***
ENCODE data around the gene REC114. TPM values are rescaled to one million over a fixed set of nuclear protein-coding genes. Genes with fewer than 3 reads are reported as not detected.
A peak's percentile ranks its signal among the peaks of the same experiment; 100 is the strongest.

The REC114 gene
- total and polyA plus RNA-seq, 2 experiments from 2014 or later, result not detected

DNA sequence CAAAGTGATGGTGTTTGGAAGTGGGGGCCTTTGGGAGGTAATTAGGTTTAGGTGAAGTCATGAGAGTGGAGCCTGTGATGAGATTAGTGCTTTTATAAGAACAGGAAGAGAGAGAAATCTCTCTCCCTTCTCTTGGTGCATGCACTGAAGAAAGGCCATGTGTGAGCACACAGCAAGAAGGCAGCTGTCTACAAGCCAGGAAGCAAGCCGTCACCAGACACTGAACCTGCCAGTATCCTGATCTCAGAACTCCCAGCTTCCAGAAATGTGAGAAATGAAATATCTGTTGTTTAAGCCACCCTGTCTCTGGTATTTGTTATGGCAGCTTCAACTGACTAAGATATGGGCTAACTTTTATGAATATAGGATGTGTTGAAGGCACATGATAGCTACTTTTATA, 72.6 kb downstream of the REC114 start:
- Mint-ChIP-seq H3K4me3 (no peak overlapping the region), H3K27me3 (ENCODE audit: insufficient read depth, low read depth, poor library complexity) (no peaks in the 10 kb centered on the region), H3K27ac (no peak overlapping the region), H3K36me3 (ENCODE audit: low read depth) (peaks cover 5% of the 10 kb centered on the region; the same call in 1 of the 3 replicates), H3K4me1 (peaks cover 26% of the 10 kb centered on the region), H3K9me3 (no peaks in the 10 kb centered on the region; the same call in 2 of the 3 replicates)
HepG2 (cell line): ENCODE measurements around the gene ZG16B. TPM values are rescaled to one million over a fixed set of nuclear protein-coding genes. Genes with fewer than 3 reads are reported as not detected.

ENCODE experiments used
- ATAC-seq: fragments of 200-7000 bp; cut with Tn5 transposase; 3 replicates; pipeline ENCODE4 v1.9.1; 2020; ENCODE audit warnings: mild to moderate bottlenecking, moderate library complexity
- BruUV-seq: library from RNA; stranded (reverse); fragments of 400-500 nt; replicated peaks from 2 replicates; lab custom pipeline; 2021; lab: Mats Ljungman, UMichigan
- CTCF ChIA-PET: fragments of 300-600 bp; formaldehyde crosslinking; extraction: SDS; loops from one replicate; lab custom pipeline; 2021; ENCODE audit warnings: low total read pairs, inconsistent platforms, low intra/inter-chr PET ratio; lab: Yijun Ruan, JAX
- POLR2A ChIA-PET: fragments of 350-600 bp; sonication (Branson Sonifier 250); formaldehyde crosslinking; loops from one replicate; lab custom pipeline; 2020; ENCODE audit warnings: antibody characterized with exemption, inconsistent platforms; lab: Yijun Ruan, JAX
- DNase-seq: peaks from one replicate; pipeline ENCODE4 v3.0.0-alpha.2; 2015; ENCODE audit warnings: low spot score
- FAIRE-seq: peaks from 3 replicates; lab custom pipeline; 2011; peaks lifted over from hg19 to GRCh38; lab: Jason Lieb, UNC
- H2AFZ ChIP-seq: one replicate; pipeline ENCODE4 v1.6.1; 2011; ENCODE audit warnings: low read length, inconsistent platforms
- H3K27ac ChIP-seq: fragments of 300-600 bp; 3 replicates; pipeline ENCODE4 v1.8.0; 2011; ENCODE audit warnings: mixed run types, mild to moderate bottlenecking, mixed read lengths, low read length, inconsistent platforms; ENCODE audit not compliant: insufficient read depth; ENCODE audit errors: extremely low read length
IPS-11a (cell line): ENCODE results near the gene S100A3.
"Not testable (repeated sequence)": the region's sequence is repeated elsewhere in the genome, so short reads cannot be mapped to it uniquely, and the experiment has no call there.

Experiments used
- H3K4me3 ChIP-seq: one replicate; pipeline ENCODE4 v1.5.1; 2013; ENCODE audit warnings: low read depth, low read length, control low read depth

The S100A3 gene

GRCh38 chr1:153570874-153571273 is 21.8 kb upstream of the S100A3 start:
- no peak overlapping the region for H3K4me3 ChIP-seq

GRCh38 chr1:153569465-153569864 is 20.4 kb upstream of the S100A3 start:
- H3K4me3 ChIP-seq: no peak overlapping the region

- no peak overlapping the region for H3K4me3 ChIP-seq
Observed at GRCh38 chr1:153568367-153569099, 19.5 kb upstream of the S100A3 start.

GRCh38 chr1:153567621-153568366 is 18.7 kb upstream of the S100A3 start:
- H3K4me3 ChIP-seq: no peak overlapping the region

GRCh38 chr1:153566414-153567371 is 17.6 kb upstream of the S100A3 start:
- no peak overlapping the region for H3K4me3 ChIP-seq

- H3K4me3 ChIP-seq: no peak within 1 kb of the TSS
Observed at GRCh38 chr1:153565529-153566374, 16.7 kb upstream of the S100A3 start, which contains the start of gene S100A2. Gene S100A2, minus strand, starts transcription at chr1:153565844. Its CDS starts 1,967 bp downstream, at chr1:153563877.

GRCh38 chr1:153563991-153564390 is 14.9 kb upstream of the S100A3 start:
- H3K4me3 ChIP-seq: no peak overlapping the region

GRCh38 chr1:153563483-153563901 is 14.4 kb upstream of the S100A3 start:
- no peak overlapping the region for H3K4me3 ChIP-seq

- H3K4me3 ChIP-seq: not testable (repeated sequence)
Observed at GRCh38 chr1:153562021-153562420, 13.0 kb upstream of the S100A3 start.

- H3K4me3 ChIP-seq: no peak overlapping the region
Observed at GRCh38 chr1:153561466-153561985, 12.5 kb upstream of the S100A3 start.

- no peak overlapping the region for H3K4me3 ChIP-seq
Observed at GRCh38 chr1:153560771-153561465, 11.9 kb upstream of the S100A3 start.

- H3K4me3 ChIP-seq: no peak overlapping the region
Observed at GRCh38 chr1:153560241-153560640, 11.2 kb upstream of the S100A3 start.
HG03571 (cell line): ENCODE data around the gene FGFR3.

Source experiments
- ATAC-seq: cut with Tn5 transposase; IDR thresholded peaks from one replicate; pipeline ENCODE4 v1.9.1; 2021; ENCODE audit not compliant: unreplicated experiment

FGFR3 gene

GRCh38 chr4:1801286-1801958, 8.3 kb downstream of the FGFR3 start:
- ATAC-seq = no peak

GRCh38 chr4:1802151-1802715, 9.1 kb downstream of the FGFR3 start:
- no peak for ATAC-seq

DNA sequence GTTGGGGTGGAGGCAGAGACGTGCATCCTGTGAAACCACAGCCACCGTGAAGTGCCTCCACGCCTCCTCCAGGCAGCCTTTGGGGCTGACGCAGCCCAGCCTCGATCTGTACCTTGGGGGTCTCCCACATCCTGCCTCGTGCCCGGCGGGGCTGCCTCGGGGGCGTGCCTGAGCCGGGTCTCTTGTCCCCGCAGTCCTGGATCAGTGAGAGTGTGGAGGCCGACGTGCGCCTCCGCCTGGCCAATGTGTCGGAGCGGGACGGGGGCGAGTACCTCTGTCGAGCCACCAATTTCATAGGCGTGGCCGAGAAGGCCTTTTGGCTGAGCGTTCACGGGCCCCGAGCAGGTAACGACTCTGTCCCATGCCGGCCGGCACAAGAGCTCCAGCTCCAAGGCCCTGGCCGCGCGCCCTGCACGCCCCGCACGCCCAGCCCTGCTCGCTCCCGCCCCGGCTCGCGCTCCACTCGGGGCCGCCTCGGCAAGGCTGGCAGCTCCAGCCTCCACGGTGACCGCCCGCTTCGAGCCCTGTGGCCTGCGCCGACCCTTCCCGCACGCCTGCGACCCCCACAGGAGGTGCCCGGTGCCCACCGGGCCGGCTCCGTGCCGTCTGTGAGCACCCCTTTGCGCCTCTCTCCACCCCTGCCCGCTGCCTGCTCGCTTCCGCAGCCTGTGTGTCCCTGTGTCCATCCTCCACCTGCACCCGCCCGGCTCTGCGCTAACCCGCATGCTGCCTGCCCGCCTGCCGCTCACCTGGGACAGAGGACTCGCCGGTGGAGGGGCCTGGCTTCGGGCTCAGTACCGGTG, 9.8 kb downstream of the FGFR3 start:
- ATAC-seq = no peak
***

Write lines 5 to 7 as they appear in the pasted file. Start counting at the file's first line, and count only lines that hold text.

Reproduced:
DNA sequence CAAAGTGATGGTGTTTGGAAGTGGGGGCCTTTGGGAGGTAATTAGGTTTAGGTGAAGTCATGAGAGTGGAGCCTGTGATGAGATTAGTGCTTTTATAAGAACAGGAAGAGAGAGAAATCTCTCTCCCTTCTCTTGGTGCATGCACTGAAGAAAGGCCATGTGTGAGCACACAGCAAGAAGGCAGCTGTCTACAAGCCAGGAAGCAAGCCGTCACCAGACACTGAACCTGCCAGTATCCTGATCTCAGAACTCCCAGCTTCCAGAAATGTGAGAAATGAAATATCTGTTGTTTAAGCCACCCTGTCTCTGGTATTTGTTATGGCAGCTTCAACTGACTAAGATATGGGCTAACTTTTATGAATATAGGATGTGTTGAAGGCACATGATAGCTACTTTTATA, 72.6 kb downstream of the REC114 start:
- Mint-ChIP-seq H3K4me3 (no peak overlapping the region), H3K27me3 (ENCODE audit: insufficient read depth, low read depth, poor library complexity) (no peaks in the 10 kb centered on the region), H3K27ac (no peak overlapping the region), H3K36me3 (ENCODE audit: low read depth) (peaks cover 5% of the 10 kb centered on the region; the same call in 1 of the 3 replicates), H3K4me1 (peaks cover 26% of the 10 kb centered on the region), H3K9me3 (no peaks in the 10 kb centered on the region; the same call in 2 of the 3 replicates)
HepG2 (cell line): ENCODE measurements around the gene ZG16B. TPM values are rescaled to one million over a fixed set of nuclear protein-coding genes. Genes with fewer than 3 reads are reported as not detected.